Eat warm: Foods that are beneficial to the kidneys (in moderation) tend to be dark in color such as black beans, sesame seeds, seaweed, kelp, lamb and beef. Other beneficial warming foods include ginger, cinnamon, miso soup, soybeans, walnuts, chives and Goji berries. It’s best to see your acupuncturist or other health care professional to get an idea of foods that are good for your particular constitution, as some of these foods can be harmful if taken in large amounts (kelp and seaweed, in particular). It’s also best to not eat too many cold, raw vegetables or cold smoothies. Also try to ingest food and drink at room temperature. There are wonderful herbal formulas to assist the kidneys that your acupuncturist can include in your treatment plan.

 

Light exercise: Light exercise such as tai qi, qi gong or walking has wonderful health and anti-aging benefits and won’t cause exhaustion.

 

Avoid overwork, overexertion, high stress: Overdoing it depletes your kidney energy, and you might experience ill effects of burnout that are usually associated with adrenal fatigue. Ancient Chinese medical texts also recommend curbing excessive sexual activity to keep kidney energy strong and vibrant and to increase longevity.

 

 

Meridian Point for Winter: Large Intestine 4

Meridian Point for Winter: Large Intestine 4

Large Intestine 4 is one of the most important and influential points in the entire body.

The Chinese name for Large Intestine 4 is “He Gu” meaning union valley or converging valley. The point is located on the hand in the web between the thumb and index finger, also described as the depression where the index finger and thumb bones part. This area of the hand is often described as “valley like” hence the name converging valley.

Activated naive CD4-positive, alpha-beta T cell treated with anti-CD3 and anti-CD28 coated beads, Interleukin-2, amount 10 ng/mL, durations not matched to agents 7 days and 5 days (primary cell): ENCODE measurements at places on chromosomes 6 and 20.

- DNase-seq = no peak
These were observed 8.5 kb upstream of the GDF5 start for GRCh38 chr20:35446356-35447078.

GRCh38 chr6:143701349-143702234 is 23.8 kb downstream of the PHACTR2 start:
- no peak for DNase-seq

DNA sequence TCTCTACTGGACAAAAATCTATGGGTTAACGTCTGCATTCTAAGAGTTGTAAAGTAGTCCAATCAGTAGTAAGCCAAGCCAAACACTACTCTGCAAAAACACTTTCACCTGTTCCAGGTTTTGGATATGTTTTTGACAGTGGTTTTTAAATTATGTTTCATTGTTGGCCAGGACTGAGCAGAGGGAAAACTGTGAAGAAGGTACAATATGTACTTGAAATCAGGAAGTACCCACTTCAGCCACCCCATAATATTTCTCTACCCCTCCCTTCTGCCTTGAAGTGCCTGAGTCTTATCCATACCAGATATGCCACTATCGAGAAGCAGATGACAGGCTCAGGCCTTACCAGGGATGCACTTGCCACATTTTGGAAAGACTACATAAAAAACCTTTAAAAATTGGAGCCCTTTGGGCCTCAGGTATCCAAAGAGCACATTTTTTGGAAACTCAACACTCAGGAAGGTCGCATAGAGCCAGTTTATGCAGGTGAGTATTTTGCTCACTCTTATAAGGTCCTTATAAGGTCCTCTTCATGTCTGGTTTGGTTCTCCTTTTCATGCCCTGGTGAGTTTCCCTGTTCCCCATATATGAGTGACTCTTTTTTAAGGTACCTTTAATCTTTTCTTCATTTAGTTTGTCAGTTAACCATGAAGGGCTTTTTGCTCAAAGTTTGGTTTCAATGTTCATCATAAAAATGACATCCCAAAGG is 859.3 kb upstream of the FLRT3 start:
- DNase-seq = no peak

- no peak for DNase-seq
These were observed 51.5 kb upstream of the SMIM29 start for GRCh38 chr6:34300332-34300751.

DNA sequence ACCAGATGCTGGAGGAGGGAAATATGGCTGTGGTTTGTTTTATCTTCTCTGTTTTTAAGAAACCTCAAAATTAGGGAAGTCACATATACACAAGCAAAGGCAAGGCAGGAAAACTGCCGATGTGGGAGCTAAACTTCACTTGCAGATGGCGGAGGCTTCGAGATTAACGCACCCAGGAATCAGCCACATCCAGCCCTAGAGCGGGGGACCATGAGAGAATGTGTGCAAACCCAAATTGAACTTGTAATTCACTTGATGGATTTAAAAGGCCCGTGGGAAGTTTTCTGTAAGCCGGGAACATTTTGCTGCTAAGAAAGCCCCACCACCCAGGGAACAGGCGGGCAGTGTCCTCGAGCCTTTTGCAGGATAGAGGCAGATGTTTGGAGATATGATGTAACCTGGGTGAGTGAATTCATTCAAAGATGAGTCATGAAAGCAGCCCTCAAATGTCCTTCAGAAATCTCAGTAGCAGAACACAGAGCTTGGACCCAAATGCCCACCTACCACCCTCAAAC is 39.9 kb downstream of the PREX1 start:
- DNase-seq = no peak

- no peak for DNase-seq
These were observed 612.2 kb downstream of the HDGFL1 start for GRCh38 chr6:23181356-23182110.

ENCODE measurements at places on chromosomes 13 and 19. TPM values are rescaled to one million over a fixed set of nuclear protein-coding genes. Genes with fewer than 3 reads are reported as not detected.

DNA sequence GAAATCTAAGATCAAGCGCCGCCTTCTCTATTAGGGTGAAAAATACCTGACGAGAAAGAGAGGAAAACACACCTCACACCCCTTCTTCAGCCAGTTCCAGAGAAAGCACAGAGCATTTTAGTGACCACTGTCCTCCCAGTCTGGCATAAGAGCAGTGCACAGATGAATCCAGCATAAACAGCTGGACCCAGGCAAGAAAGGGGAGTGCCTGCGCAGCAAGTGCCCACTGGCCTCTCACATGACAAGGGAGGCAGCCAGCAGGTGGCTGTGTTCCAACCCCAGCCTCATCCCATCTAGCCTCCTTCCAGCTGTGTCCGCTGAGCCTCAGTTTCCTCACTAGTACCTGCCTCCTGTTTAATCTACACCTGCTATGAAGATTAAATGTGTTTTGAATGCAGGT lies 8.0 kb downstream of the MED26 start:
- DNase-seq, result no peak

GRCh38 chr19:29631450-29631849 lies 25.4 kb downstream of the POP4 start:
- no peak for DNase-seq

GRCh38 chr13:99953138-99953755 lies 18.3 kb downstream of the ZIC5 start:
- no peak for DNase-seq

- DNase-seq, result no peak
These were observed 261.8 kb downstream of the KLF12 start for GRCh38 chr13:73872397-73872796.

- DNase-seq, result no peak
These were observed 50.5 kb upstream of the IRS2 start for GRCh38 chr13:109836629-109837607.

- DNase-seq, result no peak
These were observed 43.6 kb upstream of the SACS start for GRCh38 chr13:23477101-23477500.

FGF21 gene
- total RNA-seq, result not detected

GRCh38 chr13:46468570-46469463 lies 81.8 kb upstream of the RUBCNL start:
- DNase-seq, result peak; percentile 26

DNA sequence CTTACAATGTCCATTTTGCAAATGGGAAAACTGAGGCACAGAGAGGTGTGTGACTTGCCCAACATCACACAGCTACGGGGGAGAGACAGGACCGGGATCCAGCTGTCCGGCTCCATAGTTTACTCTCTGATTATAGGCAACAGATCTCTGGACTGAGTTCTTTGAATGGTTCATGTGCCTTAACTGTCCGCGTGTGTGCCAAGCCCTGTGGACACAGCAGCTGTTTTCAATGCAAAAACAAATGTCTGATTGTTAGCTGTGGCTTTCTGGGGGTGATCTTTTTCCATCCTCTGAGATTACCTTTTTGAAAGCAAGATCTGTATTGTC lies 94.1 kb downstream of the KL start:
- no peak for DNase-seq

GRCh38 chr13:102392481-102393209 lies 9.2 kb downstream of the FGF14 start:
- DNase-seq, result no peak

The large intestine has many important functions in the body. Connected to the Western medicine function of the large Intestine, it is vital in digestion and bowel regulation, but it also has many functions above and beyond that in Chinese medicine. The large intestine is associated with the emotions of sadness and grief, it can help build immunity as it works as a paired channel to the lung meridian and has a big effect of the flow of Qi and blood in the body.

Large Intestine 4 is a strong point for building the immune system and can be used for when someone has a cold or the flu. It can be used to treat febrile illnesses, rashes from wind or heat, allergic reactions causing rhinitis, as well as sore throat and difficulty swallowing. It is the command point of the face, nose, jaw and mouth and can be used to treat many problems associated with those. Toothaches and TMJ can be painful, but Large Intestine 4 can reduce the pain without even going near the affected areas. It is one of the main points for headaches and many people instinctively press it on their hand when they have a headache, without even realizing it is an acupuncture point. If someone has suffered a stroke, this point can help with paralysis and aid in recovery.

The large Intestine has a great effect on the flow of qi and blood in the body and Large Intestine 4 is a very strong point to get everything moving. Pain, in Chinese medicine, is often when the Qi and blood are stuck and Large Intestine 4 is critical to move this stagnation, especially when coupled with another point called Liver 3.

Coupled with Liver 3, this pair of points is called The Four Gates and together they are a powerhouse in getting the Qi and blood circulated.

They can effectively treat pain, depression, constipation, promote labor, expel retained placenta and help alleviate menstrual disorders caused by stagnation such as endometriosis.

Large Intestine 4 is contraindicated in pregnancy because it is so powerful and moving, but it can be effectively used to induce labor. Used in conjunction with another powerhouse acupuncture point Spleen 6, these two points are commonly used together to start labor, often with electroacupuncture to stimulate the points even more than needles alone.

Once labor has started, Large Intestine 4 can be used if labor is stalled or prolonged as well as used after childbirth to expel the placenta, decrease postpartum bleeding and decrease the time between childbirth and the discharge of the placenta.

Large Intestine 4 is an exceedingly influential point and one of the most commonly used points in acupuncture treatments.

It can also be effective in treating a range of emotional issues such as depression, insomnia, stress, irritability and severe PMS. This point should not be underestimated and its alternative name of Tiger’s Mouth is barely descriptive of its strength in acupuncture treatments.